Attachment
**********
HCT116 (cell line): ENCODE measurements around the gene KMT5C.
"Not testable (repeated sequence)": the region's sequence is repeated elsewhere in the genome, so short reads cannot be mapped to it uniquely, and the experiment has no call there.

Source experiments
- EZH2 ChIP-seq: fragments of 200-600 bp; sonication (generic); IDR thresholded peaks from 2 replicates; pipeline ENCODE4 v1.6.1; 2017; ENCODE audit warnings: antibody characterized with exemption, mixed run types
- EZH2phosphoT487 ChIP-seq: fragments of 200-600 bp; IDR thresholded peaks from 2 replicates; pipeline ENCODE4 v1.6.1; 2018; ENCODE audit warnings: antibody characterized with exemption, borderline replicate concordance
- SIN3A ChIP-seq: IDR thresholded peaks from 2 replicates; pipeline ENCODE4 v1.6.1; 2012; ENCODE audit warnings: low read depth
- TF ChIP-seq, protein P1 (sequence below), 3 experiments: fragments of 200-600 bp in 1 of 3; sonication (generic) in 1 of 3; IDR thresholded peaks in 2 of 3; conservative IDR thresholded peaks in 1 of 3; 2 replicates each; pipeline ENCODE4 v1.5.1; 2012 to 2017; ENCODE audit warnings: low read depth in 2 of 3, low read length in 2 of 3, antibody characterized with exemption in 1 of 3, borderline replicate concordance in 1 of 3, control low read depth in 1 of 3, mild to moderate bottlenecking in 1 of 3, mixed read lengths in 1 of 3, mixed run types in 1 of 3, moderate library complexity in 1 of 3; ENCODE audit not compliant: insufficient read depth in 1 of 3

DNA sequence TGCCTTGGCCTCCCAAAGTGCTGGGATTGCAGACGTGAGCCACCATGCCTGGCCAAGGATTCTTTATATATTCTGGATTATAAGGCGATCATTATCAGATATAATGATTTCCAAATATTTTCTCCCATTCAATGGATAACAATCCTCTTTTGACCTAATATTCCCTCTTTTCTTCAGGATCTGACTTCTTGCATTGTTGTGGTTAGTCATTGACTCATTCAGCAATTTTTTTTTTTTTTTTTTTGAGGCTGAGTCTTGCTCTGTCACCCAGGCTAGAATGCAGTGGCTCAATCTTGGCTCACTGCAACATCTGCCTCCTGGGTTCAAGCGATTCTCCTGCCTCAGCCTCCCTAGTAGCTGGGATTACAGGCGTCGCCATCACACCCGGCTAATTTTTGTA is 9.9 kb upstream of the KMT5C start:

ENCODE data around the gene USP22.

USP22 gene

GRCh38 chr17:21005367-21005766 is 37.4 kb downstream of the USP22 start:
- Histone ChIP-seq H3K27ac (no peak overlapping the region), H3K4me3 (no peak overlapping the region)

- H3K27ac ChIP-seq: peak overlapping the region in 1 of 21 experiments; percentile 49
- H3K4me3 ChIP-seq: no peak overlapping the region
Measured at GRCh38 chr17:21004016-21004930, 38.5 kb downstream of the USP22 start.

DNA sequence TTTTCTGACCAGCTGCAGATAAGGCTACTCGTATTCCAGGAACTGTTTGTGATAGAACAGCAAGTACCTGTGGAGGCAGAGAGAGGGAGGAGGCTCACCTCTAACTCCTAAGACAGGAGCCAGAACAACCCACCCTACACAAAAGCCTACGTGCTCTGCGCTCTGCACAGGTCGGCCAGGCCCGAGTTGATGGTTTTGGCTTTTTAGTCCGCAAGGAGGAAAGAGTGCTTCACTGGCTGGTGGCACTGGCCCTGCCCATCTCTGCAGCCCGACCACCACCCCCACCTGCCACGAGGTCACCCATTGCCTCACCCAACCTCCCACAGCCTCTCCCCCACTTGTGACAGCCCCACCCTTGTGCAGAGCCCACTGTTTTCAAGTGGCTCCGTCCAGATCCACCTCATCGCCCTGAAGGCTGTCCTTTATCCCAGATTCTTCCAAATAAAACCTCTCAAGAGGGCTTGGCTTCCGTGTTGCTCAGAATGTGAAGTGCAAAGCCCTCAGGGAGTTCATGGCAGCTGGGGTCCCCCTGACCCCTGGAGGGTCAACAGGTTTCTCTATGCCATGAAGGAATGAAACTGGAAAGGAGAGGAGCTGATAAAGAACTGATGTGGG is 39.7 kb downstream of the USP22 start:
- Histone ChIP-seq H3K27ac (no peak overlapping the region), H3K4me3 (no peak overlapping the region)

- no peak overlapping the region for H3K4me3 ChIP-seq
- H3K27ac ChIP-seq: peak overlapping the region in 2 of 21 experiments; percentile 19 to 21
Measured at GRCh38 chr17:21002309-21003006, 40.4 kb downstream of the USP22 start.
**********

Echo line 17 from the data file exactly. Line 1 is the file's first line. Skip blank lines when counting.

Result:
- Histone ChIP-seq H3K27ac (no peak overlapping the region), H3K4me3 (no peak overlapping the region)